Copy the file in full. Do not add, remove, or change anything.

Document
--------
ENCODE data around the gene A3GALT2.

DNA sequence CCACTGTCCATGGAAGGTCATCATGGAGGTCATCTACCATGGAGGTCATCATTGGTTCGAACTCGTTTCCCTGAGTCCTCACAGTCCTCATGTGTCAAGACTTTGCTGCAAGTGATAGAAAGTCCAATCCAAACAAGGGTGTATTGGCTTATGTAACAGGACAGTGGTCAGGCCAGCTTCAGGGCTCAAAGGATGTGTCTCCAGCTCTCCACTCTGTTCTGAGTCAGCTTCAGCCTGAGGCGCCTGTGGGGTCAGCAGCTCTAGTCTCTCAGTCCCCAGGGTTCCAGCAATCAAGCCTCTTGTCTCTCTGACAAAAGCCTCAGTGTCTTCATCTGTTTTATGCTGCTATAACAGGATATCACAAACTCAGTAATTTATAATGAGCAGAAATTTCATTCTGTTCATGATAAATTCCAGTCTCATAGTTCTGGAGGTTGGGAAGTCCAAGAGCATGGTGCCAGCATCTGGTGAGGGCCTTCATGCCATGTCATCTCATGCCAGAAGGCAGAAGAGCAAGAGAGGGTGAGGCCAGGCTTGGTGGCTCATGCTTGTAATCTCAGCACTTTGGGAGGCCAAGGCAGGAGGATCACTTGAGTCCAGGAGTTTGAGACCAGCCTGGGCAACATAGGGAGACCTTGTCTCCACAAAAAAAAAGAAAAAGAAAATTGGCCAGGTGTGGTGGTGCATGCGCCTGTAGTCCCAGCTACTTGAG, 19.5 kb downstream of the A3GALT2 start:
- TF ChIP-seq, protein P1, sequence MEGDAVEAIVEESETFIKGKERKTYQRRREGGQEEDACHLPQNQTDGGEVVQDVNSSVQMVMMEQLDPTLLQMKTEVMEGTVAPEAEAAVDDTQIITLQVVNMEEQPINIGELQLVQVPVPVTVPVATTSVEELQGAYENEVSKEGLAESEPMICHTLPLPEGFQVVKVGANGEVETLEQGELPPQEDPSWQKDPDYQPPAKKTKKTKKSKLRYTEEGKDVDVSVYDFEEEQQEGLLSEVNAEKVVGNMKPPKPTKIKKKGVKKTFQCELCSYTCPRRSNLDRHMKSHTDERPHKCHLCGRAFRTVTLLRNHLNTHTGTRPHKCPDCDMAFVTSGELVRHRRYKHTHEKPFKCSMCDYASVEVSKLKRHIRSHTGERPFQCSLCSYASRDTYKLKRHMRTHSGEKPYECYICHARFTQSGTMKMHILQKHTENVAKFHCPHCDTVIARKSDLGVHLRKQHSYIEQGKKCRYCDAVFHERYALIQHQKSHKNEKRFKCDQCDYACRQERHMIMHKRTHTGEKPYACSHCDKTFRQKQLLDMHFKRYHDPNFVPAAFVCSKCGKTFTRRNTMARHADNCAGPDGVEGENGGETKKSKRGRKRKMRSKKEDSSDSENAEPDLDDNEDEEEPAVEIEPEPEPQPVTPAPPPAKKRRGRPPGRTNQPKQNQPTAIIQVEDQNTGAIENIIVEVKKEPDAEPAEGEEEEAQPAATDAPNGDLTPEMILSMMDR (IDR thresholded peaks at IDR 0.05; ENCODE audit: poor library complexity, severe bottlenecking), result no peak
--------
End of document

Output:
ENCODE data around the gene A3GALT2.

DNA sequence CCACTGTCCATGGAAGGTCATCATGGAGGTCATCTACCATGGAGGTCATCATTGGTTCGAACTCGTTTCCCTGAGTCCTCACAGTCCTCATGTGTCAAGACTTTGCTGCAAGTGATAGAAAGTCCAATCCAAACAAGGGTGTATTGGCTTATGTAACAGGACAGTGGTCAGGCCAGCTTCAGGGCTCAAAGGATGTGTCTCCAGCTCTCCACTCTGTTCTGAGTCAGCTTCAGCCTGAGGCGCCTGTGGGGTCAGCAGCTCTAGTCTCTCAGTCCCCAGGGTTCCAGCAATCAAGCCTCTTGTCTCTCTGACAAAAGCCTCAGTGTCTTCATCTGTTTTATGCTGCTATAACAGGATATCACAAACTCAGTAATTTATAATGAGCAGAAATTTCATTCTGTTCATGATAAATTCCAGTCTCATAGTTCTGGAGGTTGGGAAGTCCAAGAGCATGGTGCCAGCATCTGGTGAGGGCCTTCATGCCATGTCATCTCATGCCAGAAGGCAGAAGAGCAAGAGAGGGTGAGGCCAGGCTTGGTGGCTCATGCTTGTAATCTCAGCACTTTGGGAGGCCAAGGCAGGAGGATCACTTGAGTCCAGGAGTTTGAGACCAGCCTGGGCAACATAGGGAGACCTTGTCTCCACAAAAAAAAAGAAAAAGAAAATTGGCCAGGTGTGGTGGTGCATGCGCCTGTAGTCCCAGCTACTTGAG, 19.5 kb downstream of the A3GALT2 start:
- TF ChIP-seq, protein P1, sequence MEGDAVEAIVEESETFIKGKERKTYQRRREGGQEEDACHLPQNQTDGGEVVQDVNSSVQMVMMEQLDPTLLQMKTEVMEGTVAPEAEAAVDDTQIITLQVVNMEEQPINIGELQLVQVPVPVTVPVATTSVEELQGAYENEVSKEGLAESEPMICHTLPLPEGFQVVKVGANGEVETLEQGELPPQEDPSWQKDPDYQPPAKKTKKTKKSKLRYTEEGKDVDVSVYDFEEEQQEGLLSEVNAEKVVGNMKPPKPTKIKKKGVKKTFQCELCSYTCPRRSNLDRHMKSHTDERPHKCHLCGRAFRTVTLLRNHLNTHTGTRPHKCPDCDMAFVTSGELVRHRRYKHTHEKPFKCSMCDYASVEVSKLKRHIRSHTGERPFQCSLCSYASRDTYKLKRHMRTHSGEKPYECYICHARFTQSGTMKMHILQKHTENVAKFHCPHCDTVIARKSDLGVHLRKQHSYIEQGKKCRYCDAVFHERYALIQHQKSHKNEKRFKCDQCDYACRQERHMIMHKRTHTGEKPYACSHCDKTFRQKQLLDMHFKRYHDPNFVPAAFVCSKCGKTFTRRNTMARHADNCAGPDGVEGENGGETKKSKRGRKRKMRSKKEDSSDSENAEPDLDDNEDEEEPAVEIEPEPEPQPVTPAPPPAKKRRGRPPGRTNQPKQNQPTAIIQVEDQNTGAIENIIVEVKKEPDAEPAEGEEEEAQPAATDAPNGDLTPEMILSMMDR (IDR thresholded peaks at IDR 0.05; ENCODE audit: poor library complexity, severe bottlenecking), result no peak